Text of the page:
Germany and Poland search for cause of mass fish die-off in river Oder


  • Tons of dead fish collected in river on Polish-German border
  • Authorities are working to determine the cause
  • Polish authorities criticized for slow response
  • Polish PM says Oder may take years to return to normal

BERLIN/WARSAW, Aug. 12 (Reuters) – Polish and German authorities are working “fully” to determine the cause behind a mass die-off of fish in the Oder River, German Environment Minister Steffi Lemke said Friday, warning about an environment catastrophe.

Tons of dead fish have been found in the Oder River, which runs through Germany and Poland, since the end of July. Both sides have said they believe a toxic substance is the culprit, but have not yet identified it.

“There is an environmental disaster ahead,” Lemke told the RND newspaper group. “All parties are working diligently to find the reasons for this mass extinction and minimize possible further damage.”

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Polish Prime Minister Mateusz Morawiecki said it will be years before the waterway returns to normal.

“The magnitude of this pollution is very large. So big that the Oder can take years to return to a fairly normal state,” Morawiecki said in a regular podcast on Friday.

“It is likely that huge amounts of chemical waste were dumped into the river,” he said, adding that those responsible would be held accountable.

Late on Friday, Morawiecki fired the head of the Polish National Water Management Authority, Przemyslaw Daca, and the head of the General Environmental Inspectorate Michal Mistrzak, saying their institutions should have responded sooner.

A spokesman for the German environment minister told a press conference on Friday that they are closely monitoring the situation and that it is not yet clear what has entered the water.

“We have an incomplete picture,” said the spokesman. “We need clarity about what materials are in the water.”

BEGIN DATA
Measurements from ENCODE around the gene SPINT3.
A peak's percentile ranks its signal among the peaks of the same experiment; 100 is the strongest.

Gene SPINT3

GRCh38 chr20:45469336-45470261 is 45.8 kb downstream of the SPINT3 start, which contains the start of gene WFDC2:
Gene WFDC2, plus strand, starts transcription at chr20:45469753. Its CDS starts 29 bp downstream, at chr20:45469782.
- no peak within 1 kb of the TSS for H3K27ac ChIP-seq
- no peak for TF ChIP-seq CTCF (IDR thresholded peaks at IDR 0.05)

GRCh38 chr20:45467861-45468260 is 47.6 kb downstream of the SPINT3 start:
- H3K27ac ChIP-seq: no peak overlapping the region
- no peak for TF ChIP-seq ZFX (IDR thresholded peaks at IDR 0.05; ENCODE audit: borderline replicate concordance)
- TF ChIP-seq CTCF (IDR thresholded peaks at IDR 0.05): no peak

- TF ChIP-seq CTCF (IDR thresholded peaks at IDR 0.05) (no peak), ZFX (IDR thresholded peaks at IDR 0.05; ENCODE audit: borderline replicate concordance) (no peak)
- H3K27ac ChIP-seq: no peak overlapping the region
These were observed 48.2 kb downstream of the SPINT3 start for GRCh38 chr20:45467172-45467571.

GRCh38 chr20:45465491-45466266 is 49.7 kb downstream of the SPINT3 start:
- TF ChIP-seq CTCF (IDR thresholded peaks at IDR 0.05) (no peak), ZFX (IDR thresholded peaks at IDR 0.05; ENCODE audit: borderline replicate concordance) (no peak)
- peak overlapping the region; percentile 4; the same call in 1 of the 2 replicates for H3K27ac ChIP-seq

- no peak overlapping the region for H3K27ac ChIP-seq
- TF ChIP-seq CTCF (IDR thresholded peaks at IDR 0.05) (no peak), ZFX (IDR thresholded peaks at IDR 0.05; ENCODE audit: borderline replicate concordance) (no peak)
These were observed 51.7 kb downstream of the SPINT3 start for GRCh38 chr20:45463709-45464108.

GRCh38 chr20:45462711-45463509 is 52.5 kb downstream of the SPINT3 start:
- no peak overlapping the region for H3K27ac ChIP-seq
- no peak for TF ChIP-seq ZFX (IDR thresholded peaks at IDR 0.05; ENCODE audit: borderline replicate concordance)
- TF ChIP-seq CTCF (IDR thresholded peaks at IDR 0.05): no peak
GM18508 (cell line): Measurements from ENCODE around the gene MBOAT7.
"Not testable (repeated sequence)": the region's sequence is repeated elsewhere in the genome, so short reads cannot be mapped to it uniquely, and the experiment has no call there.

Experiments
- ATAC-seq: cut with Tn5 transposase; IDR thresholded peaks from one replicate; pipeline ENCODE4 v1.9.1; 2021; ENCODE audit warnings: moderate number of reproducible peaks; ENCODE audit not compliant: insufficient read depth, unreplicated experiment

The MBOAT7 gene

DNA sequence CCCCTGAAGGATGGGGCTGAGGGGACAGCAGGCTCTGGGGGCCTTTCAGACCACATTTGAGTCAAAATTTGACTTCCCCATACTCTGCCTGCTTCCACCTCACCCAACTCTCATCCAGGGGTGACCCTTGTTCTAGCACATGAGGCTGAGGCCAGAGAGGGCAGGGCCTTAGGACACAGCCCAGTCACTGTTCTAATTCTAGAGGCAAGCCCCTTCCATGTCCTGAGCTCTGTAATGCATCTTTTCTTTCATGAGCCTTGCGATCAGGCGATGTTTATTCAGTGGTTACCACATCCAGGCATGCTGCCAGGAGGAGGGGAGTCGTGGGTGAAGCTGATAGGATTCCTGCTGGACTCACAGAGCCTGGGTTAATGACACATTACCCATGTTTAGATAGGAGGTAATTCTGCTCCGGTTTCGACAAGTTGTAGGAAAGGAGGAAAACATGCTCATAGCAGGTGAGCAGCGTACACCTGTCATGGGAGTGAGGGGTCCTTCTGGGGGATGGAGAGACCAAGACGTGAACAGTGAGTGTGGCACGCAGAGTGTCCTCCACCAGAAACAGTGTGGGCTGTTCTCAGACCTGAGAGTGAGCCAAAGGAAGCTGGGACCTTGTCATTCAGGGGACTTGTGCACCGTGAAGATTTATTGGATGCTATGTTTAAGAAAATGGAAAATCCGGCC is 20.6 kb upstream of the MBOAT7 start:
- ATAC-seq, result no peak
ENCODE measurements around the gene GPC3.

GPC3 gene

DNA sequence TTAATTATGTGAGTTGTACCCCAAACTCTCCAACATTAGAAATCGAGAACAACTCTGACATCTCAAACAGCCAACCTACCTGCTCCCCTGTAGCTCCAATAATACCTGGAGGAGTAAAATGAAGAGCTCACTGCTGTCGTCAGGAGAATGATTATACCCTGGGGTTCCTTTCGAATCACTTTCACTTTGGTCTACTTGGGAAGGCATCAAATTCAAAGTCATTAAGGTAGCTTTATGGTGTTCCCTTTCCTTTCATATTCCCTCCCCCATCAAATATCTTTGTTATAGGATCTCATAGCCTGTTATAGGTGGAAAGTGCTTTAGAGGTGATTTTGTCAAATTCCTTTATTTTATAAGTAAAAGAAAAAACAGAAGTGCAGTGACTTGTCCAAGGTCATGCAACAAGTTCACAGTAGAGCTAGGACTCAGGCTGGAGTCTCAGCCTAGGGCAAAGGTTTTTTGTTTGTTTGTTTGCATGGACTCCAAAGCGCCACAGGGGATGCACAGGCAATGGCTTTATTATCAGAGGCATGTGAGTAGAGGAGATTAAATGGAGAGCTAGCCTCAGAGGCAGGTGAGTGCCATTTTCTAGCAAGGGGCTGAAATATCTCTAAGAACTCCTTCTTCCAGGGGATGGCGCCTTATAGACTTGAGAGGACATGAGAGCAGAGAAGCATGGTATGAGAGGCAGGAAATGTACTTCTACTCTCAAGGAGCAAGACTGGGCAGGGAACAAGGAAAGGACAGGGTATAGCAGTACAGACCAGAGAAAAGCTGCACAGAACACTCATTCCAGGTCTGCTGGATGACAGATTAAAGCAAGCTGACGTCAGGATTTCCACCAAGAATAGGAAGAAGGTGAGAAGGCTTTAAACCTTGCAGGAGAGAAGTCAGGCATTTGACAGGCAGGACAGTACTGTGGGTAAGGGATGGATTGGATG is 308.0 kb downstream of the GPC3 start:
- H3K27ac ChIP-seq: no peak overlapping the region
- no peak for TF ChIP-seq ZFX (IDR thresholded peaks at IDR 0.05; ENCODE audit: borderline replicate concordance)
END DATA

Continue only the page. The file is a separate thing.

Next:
Green activists and opposition politicians have criticized the Polish government for not reacting quickly enough to the danger and warning Poles not to swim and fish in the river that has been polluted since late July.

Germany has also grumbled about Poland’s response: Brandenburg’s Environment Minister Axel Vogel had previously said that “chains of communication between the Polish and German sides did not work in this case”.

Earlier Friday, Daca said the situation was serious and that Poland had collected more than 11 tons of dead fish on Thursday evening.

“The problem is huge, the pollution wave runs from Wroclaw to Szczecin. That’s hundreds of kilometers of river, the pollution is huge,” he told Polish Radio 24.

An analysis of river water taken this week showed evidence of “synthetic chemicals, most likely also with toxic effects to vertebrates,” the Environment Ministry of the German state of Brandenburg said on Thursday, adding that it remained unclear how the substance was used. got into the water.

According to local German broadcaster rbb, the state laboratory found high levels of mercury in the water samples.

Poland has detected above-normal levels of mercury in samples of Oder water from the province of Silesia, no traces of the toxic metal have been found in samples taken from the provinces of West Pomerania, Lubusz and Lower Silesia, Deputy Environment Minister Jacek told Ozdoba late at a press conference on Friday. Poland plans to set up a barrier on the Oder near the town of Kostrzyn to collect dead fish that flow along the river, with 150 territorial forces deployed to assist with the cleanup.

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Reporting by Anna Wlodarczak-Semczuk, Marek Strzelecki and Pawel Florkiewicz; Additional reporting by Anna Koper, Thomas Escritt and Karol Badohal, Writing by Rachel More; Editing by Hugh Lawson, Mike Harrison, Toby Chopra, Raissa Kasolowsky and Louise Heavens

Our Standards: The Thomson Reuters Trust Principles.

The Valley Voice
The Valley Voice
Christopher Brito is a social media producer and trending writer for The Valley Voice, with a focus on sports and stories related to race and culture.


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